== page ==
March 10, 2022
Review by Mary Connell
What a night! Bob’s voice was strong and clear; set list was exactly same
as Lubbock, and he and the band were in top form. Surprisingly, Bob came
out from behind the piano to greet us six or seven times! Not a word to
the audience, or about the area, in contrast to his trend this tour.
It felt to me that he was a bit cool and standoffish, not as warm and
smiling as he has been lately. One possibility, if that was so, was that
he was not feeling the love from the audience. Being from the area, I feel
the need to apologize to Bob and the band for several distractors. One, a
woman who was front and center in the audience was shouting throughout, as
if to insist on a personal dialogue with Bob. She was so loud that
security approached her no fewer than four times during the concert (and
spoke with her numerous times before it began) and she really never
stopped. She was on her feet, arms up, dancing and calling out to Bob
almost constantly. Two, a group of four couples sat just to her left, in
the front row, center, and they talked to each other throughout the night.
The young women never looked at the stage but for the couple of times they
decided to stand and dance (I was directly behind them in the second row);
otherwise they were chattering inanely about their day to day activities.
The young men with them were in and out of the room, apparently buying
drinks or doing lines of coke or something—it did not seem that a single
one of them had a reason to be there. Third, the audience at large was not
particularly responsive—virtually no standing o’s after the first few.
The lights were on in the audience, btw, as at other venues, so if the
purpose is for Bob to see where and how his music is landing, I can
imagine he may have felt somewhat underappreciated.
Laurette, I looked for you but did not spot you outside before or after.
Your reviews have been delightful, last fall and this tour. I only
“discovered” Dylan in early COVID and this was my first time to see him,
and you prepared me well to know what to expect. Following your lead, I
arrived early, found the buses, stood with a few fans chatting and
watching the activity, hoping for what we knew would not happen, a
Bob-sighting. Went inside early, saw that my seat was not great (the venue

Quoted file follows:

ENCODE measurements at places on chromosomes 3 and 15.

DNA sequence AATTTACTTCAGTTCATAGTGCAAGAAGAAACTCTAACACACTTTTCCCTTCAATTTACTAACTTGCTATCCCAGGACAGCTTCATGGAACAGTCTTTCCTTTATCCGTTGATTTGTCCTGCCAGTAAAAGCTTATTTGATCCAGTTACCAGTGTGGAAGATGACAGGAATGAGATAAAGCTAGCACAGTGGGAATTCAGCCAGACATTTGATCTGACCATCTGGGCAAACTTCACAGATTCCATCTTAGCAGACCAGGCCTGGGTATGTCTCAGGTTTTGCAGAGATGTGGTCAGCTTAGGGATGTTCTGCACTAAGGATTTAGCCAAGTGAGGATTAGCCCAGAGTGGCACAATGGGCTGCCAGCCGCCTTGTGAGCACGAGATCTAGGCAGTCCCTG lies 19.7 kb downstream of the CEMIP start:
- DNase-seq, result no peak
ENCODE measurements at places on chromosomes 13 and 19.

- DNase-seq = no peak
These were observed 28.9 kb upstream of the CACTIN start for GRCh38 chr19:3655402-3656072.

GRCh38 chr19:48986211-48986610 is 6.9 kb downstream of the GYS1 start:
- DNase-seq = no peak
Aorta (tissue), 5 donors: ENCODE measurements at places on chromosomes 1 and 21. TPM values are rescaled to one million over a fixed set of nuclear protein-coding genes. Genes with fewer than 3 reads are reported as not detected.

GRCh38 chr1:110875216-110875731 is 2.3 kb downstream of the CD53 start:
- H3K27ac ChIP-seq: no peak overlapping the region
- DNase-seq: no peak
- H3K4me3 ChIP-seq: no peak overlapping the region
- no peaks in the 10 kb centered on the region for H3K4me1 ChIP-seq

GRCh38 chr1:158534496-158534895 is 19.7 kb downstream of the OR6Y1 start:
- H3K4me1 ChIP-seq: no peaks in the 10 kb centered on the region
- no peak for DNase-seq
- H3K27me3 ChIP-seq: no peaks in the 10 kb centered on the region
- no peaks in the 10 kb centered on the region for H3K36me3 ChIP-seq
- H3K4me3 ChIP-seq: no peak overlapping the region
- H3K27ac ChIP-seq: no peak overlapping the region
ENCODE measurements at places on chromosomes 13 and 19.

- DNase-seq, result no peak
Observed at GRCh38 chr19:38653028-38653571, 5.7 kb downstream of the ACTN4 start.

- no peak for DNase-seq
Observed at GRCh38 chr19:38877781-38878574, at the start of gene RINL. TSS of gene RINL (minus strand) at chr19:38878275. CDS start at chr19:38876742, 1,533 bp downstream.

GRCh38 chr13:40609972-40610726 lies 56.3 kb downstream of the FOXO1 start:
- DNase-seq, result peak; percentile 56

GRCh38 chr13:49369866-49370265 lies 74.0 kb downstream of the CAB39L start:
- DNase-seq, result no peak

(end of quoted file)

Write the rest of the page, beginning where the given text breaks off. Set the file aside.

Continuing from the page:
is almost flat, so mezzanine seats are not tiered enough to give a good
When Bob thanked the audience, after Jimmy Reed, people literally started
walking out—the eight people in front of me milled around as Bob
introduced the band and were gone as he began Grain of Sand. Bob, I am so
sorry we are that uncivilized here. You are so precious and it was
wonderful to be able to drink in your performance.
Review by Laurette Maillet
From Lubbock to Irving.
I get up early in March 9th and walk to the Buddy Holly Center. It opens at
10am and I have to check out at 11am. So I rush and run (literally) back to
the Super8 hotel. Nice museum and sad story about Buddy disappearing
tragically at an early age.
I check out and walk to the greyhound station. The bus leaves on time at
2.50pm to reach Dallas at 10pm. Nice and quiet trip except for the driver
to call the police to bust a passenger smoking in the toilets!
I walk the half hour to my youth hostel, the Deep Ellum hostel, to realize
I am in the "busy" area of Dallas. Excessively noisy :( . I won't be able to
sleep before 4 am when they close the bars and clubs.
Wake up, take a shower, drink coffee and walk the streets sarrounding
me. The walls are covered with paintings, murals. I take hundred of photos.
By 4pm I contact my good friends Carol Wilkinson and Joni. We will meet
by the Toyota music factory. I catch the orange line train and here we are
in a restaurant, eating a pizza. We have fun being together again. Carol
and Joni are pure Angels, feeding me, buying me a ticket for the show
and offering me some Bob Dylan merchants item. I can't be too much
thankful to those good souls ! :)
Corki, a good friend and Fan, texted me that he will finally be able to
reach Irving on time for part of the show. He drove all the way from
Arkansas to attend some shows.
By 8pm Bob is on in a venue looking like a stadium, I mean not a
theater. Thanks to the good job of Jason, the sound is perfect.
Bob is loud and clear, particularly excited on " I'll be your Baby tonight"
with some "yeah" and laughs in between the lyrics. A bit sarcastic :)